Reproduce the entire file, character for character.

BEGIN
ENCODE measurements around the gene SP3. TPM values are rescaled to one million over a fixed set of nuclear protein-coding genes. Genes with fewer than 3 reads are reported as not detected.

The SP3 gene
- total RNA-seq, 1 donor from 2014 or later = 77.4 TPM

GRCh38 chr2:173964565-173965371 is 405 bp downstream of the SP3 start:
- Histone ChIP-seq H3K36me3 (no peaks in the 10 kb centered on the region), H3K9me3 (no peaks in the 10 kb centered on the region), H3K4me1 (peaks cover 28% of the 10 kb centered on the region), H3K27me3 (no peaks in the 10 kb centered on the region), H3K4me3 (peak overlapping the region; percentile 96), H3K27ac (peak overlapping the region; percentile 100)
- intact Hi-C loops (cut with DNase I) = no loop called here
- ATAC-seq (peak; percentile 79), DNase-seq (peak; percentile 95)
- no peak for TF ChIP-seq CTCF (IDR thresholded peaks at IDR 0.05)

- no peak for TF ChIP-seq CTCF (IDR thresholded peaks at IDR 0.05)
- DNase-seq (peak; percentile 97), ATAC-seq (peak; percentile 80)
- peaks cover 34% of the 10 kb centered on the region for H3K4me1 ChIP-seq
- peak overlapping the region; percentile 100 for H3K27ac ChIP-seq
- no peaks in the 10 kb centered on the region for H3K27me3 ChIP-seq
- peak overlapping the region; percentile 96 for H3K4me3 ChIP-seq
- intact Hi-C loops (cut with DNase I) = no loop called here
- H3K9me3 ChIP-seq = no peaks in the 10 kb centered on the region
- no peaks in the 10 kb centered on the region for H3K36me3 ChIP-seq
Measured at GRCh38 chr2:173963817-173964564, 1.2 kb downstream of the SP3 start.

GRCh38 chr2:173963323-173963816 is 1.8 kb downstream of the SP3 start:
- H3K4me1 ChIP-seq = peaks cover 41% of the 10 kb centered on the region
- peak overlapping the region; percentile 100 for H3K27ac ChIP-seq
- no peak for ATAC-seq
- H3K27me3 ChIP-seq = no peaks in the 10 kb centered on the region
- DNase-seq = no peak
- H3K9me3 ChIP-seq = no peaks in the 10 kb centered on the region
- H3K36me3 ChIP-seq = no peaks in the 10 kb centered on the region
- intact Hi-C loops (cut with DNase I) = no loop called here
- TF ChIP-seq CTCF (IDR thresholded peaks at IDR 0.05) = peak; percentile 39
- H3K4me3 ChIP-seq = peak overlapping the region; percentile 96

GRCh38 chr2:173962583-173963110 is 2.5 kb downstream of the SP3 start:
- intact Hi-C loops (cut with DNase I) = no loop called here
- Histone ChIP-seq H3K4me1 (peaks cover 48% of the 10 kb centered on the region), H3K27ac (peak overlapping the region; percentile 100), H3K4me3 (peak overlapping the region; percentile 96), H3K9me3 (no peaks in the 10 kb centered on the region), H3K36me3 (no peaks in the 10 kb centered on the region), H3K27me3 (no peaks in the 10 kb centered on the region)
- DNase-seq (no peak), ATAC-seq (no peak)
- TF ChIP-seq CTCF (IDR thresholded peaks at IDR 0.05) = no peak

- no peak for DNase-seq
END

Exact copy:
ENCODE measurements around the gene SP3. TPM values are rescaled to one million over a fixed set of nuclear protein-coding genes. Genes with fewer than 3 reads are reported as not detected.

The SP3 gene
- total RNA-seq, 1 donor from 2014 or later = 77.4 TPM

GRCh38 chr2:173964565-173965371 is 405 bp downstream of the SP3 start:
- Histone ChIP-seq H3K36me3 (no peaks in the 10 kb centered on the region), H3K9me3 (no peaks in the 10 kb centered on the region), H3K4me1 (peaks cover 28% of the 10 kb centered on the region), H3K27me3 (no peaks in the 10 kb centered on the region), H3K4me3 (peak overlapping the region; percentile 96), H3K27ac (peak overlapping the region; percentile 100)
- intact Hi-C loops (cut with DNase I) = no loop called here
- ATAC-seq (peak; percentile 79), DNase-seq (peak; percentile 95)
- no peak for TF ChIP-seq CTCF (IDR thresholded peaks at IDR 0.05)

- no peak for TF ChIP-seq CTCF (IDR thresholded peaks at IDR 0.05)
- DNase-seq (peak; percentile 97), ATAC-seq (peak; percentile 80)
- peaks cover 34% of the 10 kb centered on the region for H3K4me1 ChIP-seq
- peak overlapping the region; percentile 100 for H3K27ac ChIP-seq
- no peaks in the 10 kb centered on the region for H3K27me3 ChIP-seq
- peak overlapping the region; percentile 96 for H3K4me3 ChIP-seq
- intact Hi-C loops (cut with DNase I) = no loop called here
- H3K9me3 ChIP-seq = no peaks in the 10 kb centered on the region
- no peaks in the 10 kb centered on the region for H3K36me3 ChIP-seq
Measured at GRCh38 chr2:173963817-173964564, 1.2 kb downstream of the SP3 start.

GRCh38 chr2:173963323-173963816 is 1.8 kb downstream of the SP3 start:
- H3K4me1 ChIP-seq = peaks cover 41% of the 10 kb centered on the region
- peak overlapping the region; percentile 100 for H3K27ac ChIP-seq
- no peak for ATAC-seq
- H3K27me3 ChIP-seq = no peaks in the 10 kb centered on the region
- DNase-seq = no peak
- H3K9me3 ChIP-seq = no peaks in the 10 kb centered on the region
- H3K36me3 ChIP-seq = no peaks in the 10 kb centered on the region
- intact Hi-C loops (cut with DNase I) = no loop called here
- TF ChIP-seq CTCF (IDR thresholded peaks at IDR 0.05) = peak; percentile 39
- H3K4me3 ChIP-seq = peak overlapping the region; percentile 96

GRCh38 chr2:173962583-173963110 is 2.5 kb downstream of the SP3 start:
- intact Hi-C loops (cut with DNase I) = no loop called here
- Histone ChIP-seq H3K4me1 (peaks cover 48% of the 10 kb centered on the region), H3K27ac (peak overlapping the region; percentile 100), H3K4me3 (peak overlapping the region; percentile 96), H3K9me3 (no peaks in the 10 kb centered on the region), H3K36me3 (no peaks in the 10 kb centered on the region), H3K27me3 (no peaks in the 10 kb centered on the region)
- DNase-seq (no peak), ATAC-seq (no peak)
- TF ChIP-seq CTCF (IDR thresholded peaks at IDR 0.05) = no peak

- no peak for DNase-seq